Topics of Conversation: Desire, Difficult Conversations and An Even More Difficult Narrator

I’m writing this review feeling just a little bit unsure what I have just read because Topics of Conversation is unlike anything else I’ve read. An unreliable and at times unlikable narrator draws out, often inadvertently, the deepest secrets of those women she meets whilst also ruminating on her own existence. Miranda Popkey does not shy away from having these women speak about problematic issues.

Based around a series of conversations between the narrator and various women in her life, this premise is the standout feature of this book. To tell a woman’s story through the conversations she has with other women and to boldly celebrate the ways in which women will open up to one another is refreshing. 

Popkey celebrates and elevates conversation throughout – at times making it appear also like an erotic experience:

There is, below the surface of every conversation in which intimacies are shared, an erotic current … this is the natural outcome of disclosure, for to disclose is to reveal … and that unwrapping, that denuding, is always, inevitably sensual.” 

Bold too is the narrative style which jumps forward in time with only the briefest of explanations from the narrator as to what has happened in the intervening time. Yes this is disconcerting at first, but the manner in which it mimics our own thought processes means that, for me anyway, the reader is able to settle into the narrative rhythm.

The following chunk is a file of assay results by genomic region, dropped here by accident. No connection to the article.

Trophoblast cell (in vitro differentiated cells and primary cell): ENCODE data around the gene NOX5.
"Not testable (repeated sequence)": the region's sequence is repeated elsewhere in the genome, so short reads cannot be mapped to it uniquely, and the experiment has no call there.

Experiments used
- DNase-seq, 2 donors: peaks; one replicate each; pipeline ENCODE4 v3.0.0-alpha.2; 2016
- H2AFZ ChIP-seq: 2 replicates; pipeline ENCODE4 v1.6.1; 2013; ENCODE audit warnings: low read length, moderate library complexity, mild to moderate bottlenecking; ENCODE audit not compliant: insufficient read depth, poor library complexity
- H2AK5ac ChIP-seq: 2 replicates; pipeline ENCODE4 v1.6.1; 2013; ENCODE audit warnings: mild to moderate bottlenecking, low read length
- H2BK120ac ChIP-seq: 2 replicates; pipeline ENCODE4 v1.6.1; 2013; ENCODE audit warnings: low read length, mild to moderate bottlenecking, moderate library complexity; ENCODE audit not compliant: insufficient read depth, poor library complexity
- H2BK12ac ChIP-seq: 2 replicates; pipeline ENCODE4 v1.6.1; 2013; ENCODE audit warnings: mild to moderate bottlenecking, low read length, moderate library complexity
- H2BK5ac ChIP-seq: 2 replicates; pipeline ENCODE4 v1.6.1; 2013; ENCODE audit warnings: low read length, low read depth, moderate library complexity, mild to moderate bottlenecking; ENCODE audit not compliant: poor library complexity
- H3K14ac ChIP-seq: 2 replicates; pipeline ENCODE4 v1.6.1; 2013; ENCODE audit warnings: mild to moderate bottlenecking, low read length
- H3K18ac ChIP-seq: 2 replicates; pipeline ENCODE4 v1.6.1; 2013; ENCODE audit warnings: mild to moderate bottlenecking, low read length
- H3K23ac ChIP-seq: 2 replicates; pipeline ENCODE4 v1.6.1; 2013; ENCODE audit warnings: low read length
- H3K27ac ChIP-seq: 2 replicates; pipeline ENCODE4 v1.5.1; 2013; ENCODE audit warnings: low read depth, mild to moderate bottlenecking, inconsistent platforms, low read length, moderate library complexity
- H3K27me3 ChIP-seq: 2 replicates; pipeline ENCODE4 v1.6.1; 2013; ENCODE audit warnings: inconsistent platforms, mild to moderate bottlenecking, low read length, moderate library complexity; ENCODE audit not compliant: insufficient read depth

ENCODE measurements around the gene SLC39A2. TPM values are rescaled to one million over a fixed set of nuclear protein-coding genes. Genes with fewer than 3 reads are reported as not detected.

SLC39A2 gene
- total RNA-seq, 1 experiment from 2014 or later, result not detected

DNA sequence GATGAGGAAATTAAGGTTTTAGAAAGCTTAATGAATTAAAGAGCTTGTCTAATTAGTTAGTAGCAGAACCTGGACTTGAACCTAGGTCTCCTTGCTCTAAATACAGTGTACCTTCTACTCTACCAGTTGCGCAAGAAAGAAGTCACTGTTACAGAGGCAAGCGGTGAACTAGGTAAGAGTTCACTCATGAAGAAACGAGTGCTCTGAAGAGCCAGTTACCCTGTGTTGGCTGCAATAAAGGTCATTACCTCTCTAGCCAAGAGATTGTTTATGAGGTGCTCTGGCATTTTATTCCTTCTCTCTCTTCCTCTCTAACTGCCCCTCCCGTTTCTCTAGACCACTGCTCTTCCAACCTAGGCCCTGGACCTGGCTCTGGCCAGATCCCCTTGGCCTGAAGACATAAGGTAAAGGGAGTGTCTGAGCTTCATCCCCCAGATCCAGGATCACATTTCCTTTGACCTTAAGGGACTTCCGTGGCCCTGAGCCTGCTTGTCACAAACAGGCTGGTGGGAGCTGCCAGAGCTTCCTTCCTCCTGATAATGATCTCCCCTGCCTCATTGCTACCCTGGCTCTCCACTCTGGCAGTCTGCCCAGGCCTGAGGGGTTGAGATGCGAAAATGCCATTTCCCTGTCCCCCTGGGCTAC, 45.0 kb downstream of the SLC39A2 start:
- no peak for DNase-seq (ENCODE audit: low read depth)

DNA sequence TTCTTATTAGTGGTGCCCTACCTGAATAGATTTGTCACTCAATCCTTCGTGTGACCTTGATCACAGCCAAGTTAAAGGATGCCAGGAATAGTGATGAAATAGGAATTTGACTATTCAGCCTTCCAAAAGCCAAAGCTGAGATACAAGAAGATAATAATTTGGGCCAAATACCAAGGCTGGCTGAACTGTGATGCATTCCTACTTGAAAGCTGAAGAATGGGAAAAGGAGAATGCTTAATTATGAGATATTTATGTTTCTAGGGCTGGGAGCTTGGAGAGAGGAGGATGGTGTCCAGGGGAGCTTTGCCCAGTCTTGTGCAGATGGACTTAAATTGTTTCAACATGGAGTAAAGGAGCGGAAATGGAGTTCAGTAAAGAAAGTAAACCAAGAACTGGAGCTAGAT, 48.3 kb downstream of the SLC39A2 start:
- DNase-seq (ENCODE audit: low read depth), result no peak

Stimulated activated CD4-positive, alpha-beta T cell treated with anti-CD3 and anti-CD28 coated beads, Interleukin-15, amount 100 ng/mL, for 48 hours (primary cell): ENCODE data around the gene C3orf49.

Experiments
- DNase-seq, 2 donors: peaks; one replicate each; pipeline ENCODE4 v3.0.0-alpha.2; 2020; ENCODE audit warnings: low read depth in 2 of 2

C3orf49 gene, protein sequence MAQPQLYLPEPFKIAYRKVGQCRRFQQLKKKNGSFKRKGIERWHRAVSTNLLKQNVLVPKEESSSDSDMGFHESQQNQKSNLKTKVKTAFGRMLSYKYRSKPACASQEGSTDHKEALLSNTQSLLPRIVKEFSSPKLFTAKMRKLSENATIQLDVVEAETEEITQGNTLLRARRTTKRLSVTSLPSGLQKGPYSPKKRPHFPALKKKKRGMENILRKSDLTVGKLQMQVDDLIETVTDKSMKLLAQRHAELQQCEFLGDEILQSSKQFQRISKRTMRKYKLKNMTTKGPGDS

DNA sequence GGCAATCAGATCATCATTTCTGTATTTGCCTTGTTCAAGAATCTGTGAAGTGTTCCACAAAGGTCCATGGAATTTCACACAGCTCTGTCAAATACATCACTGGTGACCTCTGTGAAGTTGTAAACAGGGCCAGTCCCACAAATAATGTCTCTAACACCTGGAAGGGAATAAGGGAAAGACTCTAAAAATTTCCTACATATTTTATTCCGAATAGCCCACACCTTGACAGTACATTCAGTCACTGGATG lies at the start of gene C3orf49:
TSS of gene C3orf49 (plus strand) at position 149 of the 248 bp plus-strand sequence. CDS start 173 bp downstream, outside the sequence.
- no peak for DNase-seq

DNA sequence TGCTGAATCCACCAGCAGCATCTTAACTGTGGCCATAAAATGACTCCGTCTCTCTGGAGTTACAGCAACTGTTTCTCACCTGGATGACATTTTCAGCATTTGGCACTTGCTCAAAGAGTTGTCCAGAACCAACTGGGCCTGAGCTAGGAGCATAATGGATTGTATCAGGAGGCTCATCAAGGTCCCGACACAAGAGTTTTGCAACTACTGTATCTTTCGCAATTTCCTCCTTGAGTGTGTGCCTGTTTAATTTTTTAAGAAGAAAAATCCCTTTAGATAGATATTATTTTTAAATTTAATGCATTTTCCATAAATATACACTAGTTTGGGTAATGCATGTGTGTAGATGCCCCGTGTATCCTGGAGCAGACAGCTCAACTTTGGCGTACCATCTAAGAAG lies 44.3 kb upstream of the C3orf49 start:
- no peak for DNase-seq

Our narrator speaks with a cool stream of consciousness which is not dissimilar in style to Sally Rooney, though it is slightly more nuanced. Like Rooney much of the setting is everyday but the characters crackle with interest and individuality, from a women who effectively divorces both her husband and daughter, to the first female conversationalist who discloses her experience of an almost stalkerish first husband.   

I have seen a few mixed reviews for this novel and I wonder if perhaps it’s down to the narrator who is both unlikeable and unreliable. This is in some ways a fun little conceit but for me at times it put me off reading. 

Why is she unlikable? Well to begin with she is pretentious, apathetic and unsympathetic to those around her. She is selfish. All this is off putting but so is her unreliability which makes it hard to get a handle on the narrator. Of course this is a part of her stream of consciousness; at times it seems as though she is trying to fool herself. She openly admits to lying or to telling half truths. 

These details are hard to remember. Also I may be exaggerating them. Also I may be minimising them. The difference between the two – for when memory is retold in particulars, inevitable, are brightened or muted depending on the arc of the story of which it is part – a question of, determined by, desire.”  

Female desire features prominently and in many ways this book explores the sexual wants and drives of women in a much more honest way than Three Women (which was hailed as a very modern take on the topic). Here women simply fall out of love, question their sexuality and acknowledge that at times their desire is shaped by their self image or past experiences. 

All in all this novel is an interesting and at times challenging read. If you’re a fan of Sally Rooney then this might be for you.

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